NEW YORK // A UN Security Council report says that as much as 50 per cent of food deliveries to Somalia are diverted away from the 3.7 million aid-dependent Somalis who have languished in warlike conditions for nearly two decades. Instability in Somalia means transporters must truck bags of food through roadblocks manned by a bewildering array of militias, insurgents and bandits. Kidnappings and executions are common and the insecurity makes it difficult for senior UN officials to travel to the country to check on procedures.
The UN report, to be published on Tuesday, comes just after a study that showed the UN food aid for hungry Somalis is falling into the hands of Islamist militants, giving further evidence of a doomed international policy in the country. Bronwyn Bruton, who published the study, Somalia: A New Approach, last week, said the diversion of World Food Programme deliveries away from the needy illustrates the difficulty in bringing order to the lawless country. Extremist rebels known as al Shabab are fighting the western-backed transitional federal government (TFG) and pirates in the lawless Puntland state regularly raid ships in Somali waters.
Ms Bruton said peacemaking efforts by the UN, the United States and the African Union are "failing to make any difference on the ground". "Recent revelations suggesting that so much aid is falling into the hands of corrupt contractors and radical Islamic militants serves to illustrate how little control the TFG has over Somalia," said Ms Bruton, a fellow at the Council on Foreign Relations, a New York think tank.
"It adds to the list of reasons for the US and the UN to take a new approach to Somalia, one in which they should be willing to coexist with any Islamist group or government that emerges, as long as it refrains from acts of regional aggression, rejects global jihadi ambitions and agrees to tolerate the efforts of western aid agencies." The UN report, by the Security Council's Monitoring Group on Somalia, is quoted as describing a "de facto cartel characterised by irregular procedures in the awarding of contracts by the WFP" that has elevated those behind the scam to among "the wealthiest in Somalia".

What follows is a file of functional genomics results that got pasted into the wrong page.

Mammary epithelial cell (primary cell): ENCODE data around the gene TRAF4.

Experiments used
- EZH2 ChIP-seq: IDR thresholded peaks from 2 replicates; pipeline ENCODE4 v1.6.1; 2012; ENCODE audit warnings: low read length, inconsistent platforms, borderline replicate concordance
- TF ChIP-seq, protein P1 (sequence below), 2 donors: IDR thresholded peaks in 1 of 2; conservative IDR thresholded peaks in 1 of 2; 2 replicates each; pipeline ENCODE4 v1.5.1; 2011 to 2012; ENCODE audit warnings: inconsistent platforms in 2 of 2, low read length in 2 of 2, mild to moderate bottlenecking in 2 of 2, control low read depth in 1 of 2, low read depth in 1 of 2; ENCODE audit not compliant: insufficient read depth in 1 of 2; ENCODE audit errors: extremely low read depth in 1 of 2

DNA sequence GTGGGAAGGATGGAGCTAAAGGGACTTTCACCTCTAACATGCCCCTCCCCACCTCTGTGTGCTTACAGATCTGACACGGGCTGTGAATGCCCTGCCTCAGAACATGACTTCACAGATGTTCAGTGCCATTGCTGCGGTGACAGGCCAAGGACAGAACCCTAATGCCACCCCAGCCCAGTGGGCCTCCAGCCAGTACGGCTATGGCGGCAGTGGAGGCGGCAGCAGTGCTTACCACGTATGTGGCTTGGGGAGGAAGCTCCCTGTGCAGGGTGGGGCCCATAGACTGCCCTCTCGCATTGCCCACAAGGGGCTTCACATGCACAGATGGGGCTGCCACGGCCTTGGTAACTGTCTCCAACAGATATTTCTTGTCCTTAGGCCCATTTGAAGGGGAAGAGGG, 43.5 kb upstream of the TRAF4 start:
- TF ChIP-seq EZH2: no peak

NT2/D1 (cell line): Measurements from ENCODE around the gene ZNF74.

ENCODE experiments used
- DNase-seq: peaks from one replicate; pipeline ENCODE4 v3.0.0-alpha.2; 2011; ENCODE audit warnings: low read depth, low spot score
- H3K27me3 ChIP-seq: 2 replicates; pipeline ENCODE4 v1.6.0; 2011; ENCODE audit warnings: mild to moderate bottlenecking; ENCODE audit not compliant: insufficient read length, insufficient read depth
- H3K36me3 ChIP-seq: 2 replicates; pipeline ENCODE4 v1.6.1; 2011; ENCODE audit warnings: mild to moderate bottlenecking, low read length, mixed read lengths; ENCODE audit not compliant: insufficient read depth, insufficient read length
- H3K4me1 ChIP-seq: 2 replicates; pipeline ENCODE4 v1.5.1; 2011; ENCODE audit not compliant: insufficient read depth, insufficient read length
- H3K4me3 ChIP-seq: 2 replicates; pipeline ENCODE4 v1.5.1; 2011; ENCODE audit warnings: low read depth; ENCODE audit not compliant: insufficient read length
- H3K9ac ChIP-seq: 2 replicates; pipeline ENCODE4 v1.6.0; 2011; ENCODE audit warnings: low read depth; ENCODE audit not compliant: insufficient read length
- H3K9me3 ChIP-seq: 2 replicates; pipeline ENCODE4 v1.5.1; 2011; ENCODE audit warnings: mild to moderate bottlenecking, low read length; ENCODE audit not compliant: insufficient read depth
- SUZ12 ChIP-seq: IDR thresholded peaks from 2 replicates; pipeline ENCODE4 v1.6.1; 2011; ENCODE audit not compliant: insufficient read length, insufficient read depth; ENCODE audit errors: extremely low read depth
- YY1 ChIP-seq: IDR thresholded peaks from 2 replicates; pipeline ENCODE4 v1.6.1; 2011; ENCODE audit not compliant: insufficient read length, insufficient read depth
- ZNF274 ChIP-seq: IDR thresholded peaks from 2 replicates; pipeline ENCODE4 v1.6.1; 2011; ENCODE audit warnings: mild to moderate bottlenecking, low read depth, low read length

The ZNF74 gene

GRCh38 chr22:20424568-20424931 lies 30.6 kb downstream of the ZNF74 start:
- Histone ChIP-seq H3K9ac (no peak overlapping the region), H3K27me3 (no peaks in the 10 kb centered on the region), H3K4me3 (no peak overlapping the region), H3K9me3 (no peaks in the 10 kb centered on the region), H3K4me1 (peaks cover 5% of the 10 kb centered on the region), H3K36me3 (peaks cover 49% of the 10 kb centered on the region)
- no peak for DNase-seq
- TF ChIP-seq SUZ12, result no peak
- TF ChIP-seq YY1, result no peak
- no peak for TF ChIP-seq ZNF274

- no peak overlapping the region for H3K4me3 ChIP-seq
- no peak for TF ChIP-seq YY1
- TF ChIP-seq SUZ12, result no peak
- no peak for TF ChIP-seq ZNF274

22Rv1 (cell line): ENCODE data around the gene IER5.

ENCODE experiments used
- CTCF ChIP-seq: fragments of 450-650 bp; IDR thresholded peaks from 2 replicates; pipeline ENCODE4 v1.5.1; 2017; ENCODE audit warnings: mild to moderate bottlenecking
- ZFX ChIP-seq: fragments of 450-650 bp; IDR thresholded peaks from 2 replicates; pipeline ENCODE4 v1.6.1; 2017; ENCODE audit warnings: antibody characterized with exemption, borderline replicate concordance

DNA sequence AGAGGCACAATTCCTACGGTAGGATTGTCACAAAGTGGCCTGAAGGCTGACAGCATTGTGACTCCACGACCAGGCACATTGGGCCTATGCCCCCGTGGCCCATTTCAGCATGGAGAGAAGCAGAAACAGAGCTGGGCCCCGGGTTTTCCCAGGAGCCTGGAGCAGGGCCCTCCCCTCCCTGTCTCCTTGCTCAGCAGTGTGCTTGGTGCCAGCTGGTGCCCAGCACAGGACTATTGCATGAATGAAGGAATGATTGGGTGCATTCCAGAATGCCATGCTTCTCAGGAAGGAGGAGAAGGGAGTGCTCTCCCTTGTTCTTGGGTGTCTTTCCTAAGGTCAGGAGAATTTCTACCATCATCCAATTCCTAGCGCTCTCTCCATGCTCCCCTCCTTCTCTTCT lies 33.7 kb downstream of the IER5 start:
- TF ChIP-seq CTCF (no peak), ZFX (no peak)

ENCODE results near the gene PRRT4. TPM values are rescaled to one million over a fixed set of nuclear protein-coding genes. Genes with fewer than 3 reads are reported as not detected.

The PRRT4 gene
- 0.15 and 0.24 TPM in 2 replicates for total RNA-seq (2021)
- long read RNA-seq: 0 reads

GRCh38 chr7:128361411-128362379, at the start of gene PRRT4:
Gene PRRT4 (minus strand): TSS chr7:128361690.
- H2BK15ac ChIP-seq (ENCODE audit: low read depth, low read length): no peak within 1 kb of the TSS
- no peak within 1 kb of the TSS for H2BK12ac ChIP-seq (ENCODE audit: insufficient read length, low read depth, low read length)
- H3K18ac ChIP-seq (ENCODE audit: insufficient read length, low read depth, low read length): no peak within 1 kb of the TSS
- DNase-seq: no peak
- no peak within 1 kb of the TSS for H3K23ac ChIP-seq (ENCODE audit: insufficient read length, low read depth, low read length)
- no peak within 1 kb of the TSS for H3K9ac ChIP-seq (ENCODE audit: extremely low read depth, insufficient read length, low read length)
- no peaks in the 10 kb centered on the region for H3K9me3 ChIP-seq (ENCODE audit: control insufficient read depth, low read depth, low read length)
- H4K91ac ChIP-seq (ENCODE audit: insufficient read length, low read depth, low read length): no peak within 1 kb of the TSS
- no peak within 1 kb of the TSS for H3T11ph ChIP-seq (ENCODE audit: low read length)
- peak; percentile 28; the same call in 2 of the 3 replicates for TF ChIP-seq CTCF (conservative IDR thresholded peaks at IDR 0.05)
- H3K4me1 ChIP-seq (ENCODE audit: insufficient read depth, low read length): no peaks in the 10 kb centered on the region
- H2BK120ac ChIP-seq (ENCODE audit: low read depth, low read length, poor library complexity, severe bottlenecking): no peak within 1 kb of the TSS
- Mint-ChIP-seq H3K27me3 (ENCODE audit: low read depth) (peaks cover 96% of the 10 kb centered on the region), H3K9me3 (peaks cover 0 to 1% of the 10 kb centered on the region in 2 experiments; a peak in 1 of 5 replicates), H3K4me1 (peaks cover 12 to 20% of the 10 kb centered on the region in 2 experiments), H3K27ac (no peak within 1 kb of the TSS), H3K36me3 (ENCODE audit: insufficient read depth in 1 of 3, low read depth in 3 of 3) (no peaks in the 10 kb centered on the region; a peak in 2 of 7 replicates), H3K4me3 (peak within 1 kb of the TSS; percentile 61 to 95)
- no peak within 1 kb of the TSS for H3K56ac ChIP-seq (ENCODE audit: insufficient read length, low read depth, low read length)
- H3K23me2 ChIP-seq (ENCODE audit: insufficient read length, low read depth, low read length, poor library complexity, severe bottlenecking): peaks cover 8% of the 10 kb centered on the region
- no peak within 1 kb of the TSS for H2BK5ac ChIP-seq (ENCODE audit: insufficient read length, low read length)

Responding to the allegations, the World Food Programme's executive director, Josette Sheeran, froze any new deals with three transport contractors named in the report, highlighting the difficulty in delivering aid in Somalia and promised to probe "each and every issue" raised by investigators. The agency, which aims to feed 2.5 million Somalis this year, was forced to suspend deliveries to 625,000 food-dependent people across the south in January, after the armed Shabab groups controlling the region made "unreasonable" threats and demands.
Somalia has been racked by civil war since rebels deposed Mohamed Siad Barre as dictator in 1991. Repeated attempts by UN peacekeepers and troops from the African Union and neighbouring Ethiopia have failed to bring stability. During the 1993 Battle of Mogadishu, militia forces downed a US helicopter and killed US troops, some of whose bodies were dragged through the streets of the capital, in an incident that was later portrayed in the war film Black Hawk Down.
According to Ms Bruton's 60-page study, Somalia "has been a failed state for the better part of two decades; bereft of central government, cantonised into clan fiefdoms, and wracked by deadly spasms of violence". The creation of the UN-brokered transitional government in 2004 failed to garner legitimacy in Somalia and "produced a violent counter-reaction in Mogadishu, where a radical youth militia group - the Shabab - developed and began assassinating TFG members and supporters".
Ms Bruton warns that the "odds of the TFG emerging as an effective body are extremely poor" and urges the international community to get used to the idea of the country being run by al Shabab or a comparable alliance of Islamists. With Security Council members preparing to discuss the diverted WFP aid on Tuesday, diplomats from Somalia's mission to the UN urged the 15-nation body to stand by the shaky government, which currently controls only a few blocks of downtown Mogadishu.
Omar Jamal, the mission's first secretary, said the problem is "the absence of law and order" and acknowledged that al Shabab rebels were likely enriching themselves by intercepting aid shipments from the WFP and the UN Development Programme. "Empower the Somali government to deal with corrupt contractors, Islamists and war profiteers awash in the country," he said, according to the Associated Press.